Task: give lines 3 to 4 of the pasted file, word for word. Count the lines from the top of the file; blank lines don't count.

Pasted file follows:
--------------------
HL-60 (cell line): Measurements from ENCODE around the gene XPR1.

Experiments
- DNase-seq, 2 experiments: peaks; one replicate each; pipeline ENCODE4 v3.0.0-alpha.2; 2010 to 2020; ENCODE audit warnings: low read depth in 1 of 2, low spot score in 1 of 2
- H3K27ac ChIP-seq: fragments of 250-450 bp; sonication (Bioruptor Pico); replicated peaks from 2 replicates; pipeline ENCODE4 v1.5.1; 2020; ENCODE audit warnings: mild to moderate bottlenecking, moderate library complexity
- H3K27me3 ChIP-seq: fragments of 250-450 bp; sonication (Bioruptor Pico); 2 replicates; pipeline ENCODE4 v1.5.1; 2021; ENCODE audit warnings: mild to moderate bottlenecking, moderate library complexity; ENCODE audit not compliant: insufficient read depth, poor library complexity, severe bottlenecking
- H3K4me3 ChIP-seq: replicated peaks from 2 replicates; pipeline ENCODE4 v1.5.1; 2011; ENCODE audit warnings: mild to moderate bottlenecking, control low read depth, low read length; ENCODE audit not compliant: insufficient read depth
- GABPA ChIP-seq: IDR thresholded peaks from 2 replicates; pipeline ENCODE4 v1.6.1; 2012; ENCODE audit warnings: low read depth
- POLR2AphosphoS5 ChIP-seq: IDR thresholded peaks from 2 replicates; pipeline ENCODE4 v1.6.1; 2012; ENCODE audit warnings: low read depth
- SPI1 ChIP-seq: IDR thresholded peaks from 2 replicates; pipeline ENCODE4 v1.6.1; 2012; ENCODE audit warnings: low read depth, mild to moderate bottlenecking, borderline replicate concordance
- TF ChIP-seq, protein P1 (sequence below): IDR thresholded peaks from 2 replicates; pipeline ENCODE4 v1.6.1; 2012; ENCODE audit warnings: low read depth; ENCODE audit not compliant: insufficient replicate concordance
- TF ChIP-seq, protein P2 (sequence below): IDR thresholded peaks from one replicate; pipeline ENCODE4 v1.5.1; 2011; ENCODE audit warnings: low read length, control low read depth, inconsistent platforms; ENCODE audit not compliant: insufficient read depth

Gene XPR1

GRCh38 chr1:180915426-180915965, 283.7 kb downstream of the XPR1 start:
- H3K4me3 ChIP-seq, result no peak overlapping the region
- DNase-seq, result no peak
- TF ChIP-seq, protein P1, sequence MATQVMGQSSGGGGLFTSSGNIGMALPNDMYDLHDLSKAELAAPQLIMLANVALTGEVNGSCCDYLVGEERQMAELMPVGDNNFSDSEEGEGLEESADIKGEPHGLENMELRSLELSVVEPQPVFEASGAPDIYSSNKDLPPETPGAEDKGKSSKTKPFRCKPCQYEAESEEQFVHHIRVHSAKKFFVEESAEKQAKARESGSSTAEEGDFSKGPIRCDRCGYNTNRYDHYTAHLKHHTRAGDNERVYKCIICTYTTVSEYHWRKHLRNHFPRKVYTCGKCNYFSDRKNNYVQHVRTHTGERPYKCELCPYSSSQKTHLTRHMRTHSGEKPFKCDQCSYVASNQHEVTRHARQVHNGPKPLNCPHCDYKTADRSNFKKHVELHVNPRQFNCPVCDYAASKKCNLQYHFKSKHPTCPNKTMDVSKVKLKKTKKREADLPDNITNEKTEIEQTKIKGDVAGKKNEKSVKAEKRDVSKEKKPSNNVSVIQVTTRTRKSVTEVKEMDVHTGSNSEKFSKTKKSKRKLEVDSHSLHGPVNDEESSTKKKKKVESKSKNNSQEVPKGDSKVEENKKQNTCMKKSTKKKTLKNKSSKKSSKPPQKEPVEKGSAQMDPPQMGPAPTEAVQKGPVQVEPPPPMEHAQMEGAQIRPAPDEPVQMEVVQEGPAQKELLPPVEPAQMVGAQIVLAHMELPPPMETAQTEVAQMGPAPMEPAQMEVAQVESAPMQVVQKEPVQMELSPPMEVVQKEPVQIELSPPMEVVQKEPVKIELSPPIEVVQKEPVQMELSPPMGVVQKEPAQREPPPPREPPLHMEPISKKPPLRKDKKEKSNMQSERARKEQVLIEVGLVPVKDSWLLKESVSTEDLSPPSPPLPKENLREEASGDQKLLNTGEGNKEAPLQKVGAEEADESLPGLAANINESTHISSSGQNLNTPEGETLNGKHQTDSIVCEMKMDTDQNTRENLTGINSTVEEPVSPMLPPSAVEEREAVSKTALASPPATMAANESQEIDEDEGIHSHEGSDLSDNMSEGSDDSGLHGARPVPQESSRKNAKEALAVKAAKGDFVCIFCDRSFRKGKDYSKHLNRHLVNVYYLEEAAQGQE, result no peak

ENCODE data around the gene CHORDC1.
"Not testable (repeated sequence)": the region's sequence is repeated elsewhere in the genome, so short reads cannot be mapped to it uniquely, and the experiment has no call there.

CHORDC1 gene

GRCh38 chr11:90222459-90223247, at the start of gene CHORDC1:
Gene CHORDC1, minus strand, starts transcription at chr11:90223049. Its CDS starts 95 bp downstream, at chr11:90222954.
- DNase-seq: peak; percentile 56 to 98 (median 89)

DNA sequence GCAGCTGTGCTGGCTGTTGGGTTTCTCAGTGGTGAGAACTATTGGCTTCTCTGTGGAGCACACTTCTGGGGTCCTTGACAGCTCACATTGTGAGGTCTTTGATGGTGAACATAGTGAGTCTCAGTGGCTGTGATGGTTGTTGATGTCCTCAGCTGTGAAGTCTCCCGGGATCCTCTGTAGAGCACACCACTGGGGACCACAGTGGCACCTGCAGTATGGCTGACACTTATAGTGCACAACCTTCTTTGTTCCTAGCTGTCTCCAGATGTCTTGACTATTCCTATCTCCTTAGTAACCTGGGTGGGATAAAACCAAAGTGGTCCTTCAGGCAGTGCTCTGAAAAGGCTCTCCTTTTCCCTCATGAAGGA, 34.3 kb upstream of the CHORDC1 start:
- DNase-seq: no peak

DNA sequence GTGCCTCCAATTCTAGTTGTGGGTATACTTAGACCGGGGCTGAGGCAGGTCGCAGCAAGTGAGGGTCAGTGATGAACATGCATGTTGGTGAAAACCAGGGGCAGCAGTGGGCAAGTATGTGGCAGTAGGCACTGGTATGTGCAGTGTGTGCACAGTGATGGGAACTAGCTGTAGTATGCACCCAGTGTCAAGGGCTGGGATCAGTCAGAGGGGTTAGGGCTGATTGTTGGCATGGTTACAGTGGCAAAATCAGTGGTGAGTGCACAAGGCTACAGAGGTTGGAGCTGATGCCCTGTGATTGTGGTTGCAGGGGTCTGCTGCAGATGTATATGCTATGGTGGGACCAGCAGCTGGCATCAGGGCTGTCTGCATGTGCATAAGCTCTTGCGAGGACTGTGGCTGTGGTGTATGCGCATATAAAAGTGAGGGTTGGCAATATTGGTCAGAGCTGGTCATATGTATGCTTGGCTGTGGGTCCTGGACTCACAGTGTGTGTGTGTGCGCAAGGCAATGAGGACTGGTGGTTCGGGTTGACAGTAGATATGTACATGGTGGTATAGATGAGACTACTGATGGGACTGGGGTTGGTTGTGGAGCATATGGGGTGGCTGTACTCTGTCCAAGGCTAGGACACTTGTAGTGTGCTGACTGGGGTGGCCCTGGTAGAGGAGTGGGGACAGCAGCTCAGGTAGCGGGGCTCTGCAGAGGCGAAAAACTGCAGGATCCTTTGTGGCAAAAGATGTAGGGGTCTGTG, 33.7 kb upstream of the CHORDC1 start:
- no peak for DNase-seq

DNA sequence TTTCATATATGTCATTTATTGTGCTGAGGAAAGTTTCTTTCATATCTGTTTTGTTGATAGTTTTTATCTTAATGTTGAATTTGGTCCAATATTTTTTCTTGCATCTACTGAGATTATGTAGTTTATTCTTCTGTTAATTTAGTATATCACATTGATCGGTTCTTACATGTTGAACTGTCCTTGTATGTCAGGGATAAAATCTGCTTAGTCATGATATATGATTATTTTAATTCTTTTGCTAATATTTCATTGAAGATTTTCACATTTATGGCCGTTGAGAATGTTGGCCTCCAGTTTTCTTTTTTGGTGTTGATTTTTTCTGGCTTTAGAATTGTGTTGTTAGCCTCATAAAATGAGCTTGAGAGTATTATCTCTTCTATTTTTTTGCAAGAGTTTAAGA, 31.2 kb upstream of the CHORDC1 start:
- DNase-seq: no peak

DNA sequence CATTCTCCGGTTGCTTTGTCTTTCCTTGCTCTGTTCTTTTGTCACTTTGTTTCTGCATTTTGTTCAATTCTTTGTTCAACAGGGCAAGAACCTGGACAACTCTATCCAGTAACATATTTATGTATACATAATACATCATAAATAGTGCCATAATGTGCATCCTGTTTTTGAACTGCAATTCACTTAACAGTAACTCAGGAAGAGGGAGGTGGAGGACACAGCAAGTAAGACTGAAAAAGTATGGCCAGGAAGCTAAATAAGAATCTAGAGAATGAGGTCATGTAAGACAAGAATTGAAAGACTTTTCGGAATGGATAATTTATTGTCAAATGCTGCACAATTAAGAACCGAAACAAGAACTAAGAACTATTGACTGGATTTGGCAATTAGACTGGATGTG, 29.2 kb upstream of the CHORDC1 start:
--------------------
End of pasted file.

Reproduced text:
- DNase-seq, 2 experiments: peaks; one replicate each; pipeline ENCODE4 v3.0.0-alpha.2; 2010 to 2020; ENCODE audit warnings: low read depth in 1 of 2, low spot score in 1 of 2
- H3K27ac ChIP-seq: fragments of 250-450 bp; sonication (Bioruptor Pico); replicated peaks from 2 replicates; pipeline ENCODE4 v1.5.1; 2020; ENCODE audit warnings: mild to moderate bottlenecking, moderate library complexity